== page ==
In 2009, the community held the first event in the renovated first section of the Roundhouse: The 27th Annual Renewal Ball.

Evanston’s Historic Roundhouse & Railyards was constructed in 1912-1914 by Union Pacific Railroad and features one of the last intact roundhouses on the UPRR line. In 2009, the city was able to refurbish the first of four sections of the Round-house as a public facility. The bi-level structure includes a spacious gallery, un upper level lounge, three small boardrooms and/or one large classroom. It also contains an elevator and two kitchenettes. Roundhouse Section One can easily accommodate up to 1,300 conference attendees and exhibitors. With a state-of-the-art audio/visual system, stages and podiums, banquet tables and chairs, the facility is fully equipped to host events of nearly any size. Across the plaza is the Machine Shop (renovated in 2004), a 17,000 square foot building with a catering kitchen. The Roundhouse & Machine Shop can be rented together or separately. In addition, the community has an ample selection of caterers available to service such occasions. The City of Evanston proposes a minimal flat fee charge for the use of the facility. Reservations must be made as soon as possible, as the facility is used frequently throughout the year, especially during the summer months.

The Roundhouse gallery/ballroom can hold up to 900 attendees. The Portland Rose Classroom can accommodate 115 guests. Three small boardrooms can be sectioned off and each can hold 21 guests. The Upper Mezzanine Area can be used as classroom space, as well, and holds a capacity of 200.

Our Visit

Greg and Marty went one way and Elizabeth and I went the other. The Evanston School District was holding an event in both buildings.

Union Pacific work train dining car 906215.

Union Pacific caboose 25188.

Unknown crane. I next looked through the windows of the roundhouse to find the steam engine which I knew was here.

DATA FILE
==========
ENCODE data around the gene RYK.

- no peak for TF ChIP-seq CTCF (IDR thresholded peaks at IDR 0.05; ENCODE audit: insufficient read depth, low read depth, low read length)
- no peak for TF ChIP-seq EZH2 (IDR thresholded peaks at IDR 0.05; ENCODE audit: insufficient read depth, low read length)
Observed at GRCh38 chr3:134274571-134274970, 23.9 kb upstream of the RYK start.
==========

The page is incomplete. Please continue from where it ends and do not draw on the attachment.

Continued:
Union Pacific 0-6-0 4420 built in 1914, a sister to the steam engine we saw yesterday at Clark County Museum in Henderson. It worked at the Evanston roundhouse for forty-three years before being retired in 1958 and donated to the city where it was placed on the courthouse lawn. The engine remained there until 1981 when it was moved to Elm Street for display. It was moved into the roundhouse in December 2020 and an evaluation of the cost and timeline for restoration will occur.

A track speeder in the roundhouse.

A look at all of the roundhouse doors.

The turntable at this unique roundhouse.

Some of my favorite diesels are on display here.

Union Tank Car GE 44 Tonner 1301, nee USAX 8568.

Union Tank Car GE 65 Tonner 1303, ex. Salt Lake, Garfield and Western DS-5, nee USAX 716.

Union Tank Car 3102 GE 80 Tonner, nee American Smelting and Refining Company 1.

Union Pacific 8637 West with DPU Union Pacific 6813 went through Evanston during our visit.

Three more views of the Evanston Roundhouse. We left here and then checked into the Best Western Dunmar Inn and recevied Room 631. I finished up the story from yesterday then wrote the story from today. Elizabeth and I ate dinner at the Legal Tender on the hotel grounds. We went for a walk after dinner then called it a night.